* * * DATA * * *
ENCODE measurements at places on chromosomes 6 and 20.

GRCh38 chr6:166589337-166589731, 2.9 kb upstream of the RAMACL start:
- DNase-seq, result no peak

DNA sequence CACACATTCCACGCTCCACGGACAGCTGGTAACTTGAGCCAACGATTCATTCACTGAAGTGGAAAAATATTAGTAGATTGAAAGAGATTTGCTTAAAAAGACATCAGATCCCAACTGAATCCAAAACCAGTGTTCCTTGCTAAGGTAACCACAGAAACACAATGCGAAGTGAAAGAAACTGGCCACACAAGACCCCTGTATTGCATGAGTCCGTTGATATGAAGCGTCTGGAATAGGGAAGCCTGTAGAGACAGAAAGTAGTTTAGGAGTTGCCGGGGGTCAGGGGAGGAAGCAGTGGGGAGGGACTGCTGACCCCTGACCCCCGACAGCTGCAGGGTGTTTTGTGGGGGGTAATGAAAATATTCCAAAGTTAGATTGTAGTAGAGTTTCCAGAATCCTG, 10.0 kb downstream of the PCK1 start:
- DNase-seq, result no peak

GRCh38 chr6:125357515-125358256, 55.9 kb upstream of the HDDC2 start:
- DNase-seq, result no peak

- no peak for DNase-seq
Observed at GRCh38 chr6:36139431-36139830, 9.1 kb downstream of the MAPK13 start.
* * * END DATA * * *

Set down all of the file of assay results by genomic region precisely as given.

ENCODE measurements at places on chromosomes 6 and 20.

GRCh38 chr6:166589337-166589731, 2.9 kb upstream of the RAMACL start:
- DNase-seq, result no peak

DNA sequence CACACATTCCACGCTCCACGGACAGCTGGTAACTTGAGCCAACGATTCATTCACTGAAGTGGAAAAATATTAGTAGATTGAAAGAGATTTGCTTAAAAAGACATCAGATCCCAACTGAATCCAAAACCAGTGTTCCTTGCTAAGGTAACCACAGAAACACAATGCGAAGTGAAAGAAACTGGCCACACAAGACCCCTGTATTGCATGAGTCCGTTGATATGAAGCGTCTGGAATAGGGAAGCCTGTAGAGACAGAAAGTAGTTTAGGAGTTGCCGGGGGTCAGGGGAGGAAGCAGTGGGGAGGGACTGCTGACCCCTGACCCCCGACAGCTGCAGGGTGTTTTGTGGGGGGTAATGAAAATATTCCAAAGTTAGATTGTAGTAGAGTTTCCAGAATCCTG, 10.0 kb downstream of the PCK1 start:
- DNase-seq, result no peak

GRCh38 chr6:125357515-125358256, 55.9 kb upstream of the HDDC2 start:
- DNase-seq, result no peak

- no peak for DNase-seq
Observed at GRCh38 chr6:36139431-36139830, 9.1 kb downstream of the MAPK13 start.